Saturday, 30 April 2016

Jorge Guillén: The Horses

Shaggy and heavily natural, they stand
Immobile under their thick and cumbrous manes,
Pent in a barbed enclosure which contains,
By way of compensation, grazing-land.

Nothing disturbs them now. In slow increase
They fatten like the grass. Doomed to be idle,
To haul no cart or wagon, wear no bridle,
They grow into a vegetable peace.

Soul is the issue of so strict a fate.
They harbor visions in their waking eyes,
And with their quiet ears participate
In heaven’s pure serenity, which lies
So near all things—yet from the beasts concealed.
Serene now, superhuman, they crop their field.

Tr. Richard Wilbur. Guillén stressed a sense of good which might lead to simple joy, but also carried a parallel sense of imperfection and chaos. In other words, the most basic driver and contradiction of poetry. “The Horses” comes from the human envy of the anthropomophized animal, content to graze.

Friday, 29 April 2016

Andrew McNeillie: Birds of America

I woke again… inside a dream, startled,
On an internal flight… The navigator beside me
No sooner put his flight plan down than he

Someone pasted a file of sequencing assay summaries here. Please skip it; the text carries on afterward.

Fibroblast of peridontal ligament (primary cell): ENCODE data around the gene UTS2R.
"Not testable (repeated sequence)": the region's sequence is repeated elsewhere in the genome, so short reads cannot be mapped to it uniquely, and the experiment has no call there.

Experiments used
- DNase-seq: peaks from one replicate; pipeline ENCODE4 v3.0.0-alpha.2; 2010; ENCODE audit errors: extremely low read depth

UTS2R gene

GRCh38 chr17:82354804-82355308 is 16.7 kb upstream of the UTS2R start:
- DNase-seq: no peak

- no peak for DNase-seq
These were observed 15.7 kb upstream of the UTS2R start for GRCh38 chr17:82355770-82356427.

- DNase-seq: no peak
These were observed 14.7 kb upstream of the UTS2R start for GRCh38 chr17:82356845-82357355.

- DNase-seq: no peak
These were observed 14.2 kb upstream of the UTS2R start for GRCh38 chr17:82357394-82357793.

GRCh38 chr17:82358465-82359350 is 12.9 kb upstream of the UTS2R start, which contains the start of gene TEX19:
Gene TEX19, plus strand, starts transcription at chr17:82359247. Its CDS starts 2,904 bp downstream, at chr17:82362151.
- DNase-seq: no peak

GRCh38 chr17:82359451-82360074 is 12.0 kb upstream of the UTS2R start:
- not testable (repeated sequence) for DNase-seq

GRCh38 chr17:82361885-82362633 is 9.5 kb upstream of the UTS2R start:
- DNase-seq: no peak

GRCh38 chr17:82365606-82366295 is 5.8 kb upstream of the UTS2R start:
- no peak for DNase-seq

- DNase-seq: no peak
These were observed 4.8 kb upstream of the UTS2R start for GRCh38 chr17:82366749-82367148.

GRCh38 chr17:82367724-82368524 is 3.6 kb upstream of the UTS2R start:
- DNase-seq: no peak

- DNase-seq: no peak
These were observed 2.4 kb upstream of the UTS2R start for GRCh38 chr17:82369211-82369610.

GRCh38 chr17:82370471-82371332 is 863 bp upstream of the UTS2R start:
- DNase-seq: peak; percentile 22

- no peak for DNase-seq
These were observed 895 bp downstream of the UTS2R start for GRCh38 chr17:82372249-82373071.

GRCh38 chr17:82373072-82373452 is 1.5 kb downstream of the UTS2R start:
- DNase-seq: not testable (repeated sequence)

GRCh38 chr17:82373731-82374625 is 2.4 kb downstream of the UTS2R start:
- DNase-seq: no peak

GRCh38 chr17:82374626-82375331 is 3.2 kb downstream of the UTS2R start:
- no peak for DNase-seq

Began to show me pages out of Audubon:
The Birds of America, from Original Drawings
With 435 Plates Showing 1,065 Figures.

My first thought was that we would crash.
So many foreign objects flying. I put myself into
The brace position. But he laughed and turned
The pages: so many pages, so many birds. I could hear the air
Beat with their unnameable wings, as we descended
Into the frontier morning, where a Cardinal presided

Singing in the bushes to his heart’s content.
I seemed to know at once it was a Cardinal,
A scarlet, crested, black-faced finch,
With the most melodious of voices.
I could see the sense in that, a start I might welcome in
The new world when I woke and clambered from the wreckage.

But suppose it had been a Grackle or
A Brown Thrasher from the Catbird family,
Would it have left me looking awry?
Or a Bobolink or a Cowbird? Scratching my head
At those queer birds, stumbling in the dark wood
On the road less travelled, as poets should?

From Now, Then (2002). McNeillie is British (Welsh-Scots), so this is a foreigner’s encounter with the birds of America and with the displacement of being in parts foreign. It’s the displacement of dream: whether or not McNeillie has actually been to the United States isn’t relevant. I don’t understand why at the end he brings in echoes of Dante and Frost – it seems a clashing shift in registers of irony.

Thursday, 28 April 2016

Christoph Meckel: Fragment

blackbird call in twilight
suddenly, glorious, the shock
of pleasure, and
you can't get anywhere without it

Another blackbird poem. Tr. Christopher Middleton. Meckel (b. 1935 in Germany, maybe not a difficult time for a child but a difficult time for its parents) has been a hugely prolific poet and graphic artist. The blackbird does its standard duty for the earthbound.